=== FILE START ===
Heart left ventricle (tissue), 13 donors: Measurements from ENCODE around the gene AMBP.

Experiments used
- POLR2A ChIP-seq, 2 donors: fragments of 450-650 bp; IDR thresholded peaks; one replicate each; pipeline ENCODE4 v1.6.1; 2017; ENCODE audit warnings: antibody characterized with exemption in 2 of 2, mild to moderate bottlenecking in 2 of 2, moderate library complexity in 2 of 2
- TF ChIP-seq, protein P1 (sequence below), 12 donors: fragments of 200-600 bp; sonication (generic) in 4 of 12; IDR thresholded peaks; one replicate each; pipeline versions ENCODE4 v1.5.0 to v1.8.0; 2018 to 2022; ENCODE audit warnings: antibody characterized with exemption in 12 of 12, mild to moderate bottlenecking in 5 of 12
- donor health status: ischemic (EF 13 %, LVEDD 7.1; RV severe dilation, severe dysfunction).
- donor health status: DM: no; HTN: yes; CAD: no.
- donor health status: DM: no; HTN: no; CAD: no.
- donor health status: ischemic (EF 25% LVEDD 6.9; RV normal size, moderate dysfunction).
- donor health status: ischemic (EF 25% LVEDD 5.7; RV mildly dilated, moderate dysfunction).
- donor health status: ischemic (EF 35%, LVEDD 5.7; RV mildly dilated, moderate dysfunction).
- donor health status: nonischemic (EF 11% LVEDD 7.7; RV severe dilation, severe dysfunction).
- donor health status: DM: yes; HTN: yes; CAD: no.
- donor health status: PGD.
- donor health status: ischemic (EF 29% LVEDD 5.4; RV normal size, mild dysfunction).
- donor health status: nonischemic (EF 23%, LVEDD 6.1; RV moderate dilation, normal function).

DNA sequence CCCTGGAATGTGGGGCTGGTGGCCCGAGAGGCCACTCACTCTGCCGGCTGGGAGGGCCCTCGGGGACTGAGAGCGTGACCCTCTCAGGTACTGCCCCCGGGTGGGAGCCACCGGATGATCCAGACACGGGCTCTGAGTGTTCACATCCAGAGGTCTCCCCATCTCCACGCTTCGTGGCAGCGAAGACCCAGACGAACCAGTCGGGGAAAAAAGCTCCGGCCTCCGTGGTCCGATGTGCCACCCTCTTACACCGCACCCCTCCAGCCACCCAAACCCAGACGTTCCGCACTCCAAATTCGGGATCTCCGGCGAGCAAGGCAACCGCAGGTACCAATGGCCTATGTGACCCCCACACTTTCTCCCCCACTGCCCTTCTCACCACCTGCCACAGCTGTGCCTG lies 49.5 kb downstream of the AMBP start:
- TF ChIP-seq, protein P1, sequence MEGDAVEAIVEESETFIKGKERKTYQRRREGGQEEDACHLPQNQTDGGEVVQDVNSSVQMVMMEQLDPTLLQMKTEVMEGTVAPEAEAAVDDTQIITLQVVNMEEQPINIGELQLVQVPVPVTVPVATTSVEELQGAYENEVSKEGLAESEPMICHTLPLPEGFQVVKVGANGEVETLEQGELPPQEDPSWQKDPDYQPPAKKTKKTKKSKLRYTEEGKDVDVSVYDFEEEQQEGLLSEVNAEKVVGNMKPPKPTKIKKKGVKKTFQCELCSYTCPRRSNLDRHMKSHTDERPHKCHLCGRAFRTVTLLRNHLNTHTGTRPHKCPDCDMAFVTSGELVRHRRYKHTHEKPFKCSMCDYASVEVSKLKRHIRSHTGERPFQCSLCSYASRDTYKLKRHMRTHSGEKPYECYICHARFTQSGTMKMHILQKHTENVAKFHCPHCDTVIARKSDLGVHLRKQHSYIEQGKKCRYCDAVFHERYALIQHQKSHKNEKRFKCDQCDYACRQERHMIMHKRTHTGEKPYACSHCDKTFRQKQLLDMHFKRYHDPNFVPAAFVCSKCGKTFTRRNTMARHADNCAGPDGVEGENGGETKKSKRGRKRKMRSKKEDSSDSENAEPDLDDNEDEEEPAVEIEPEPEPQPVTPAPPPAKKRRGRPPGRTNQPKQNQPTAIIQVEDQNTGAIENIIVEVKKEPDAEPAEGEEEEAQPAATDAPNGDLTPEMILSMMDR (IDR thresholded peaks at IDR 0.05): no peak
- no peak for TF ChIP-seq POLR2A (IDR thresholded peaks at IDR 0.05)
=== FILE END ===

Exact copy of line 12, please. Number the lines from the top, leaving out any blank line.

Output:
- donor health status: DM: yes; HTN: yes; CAD: no.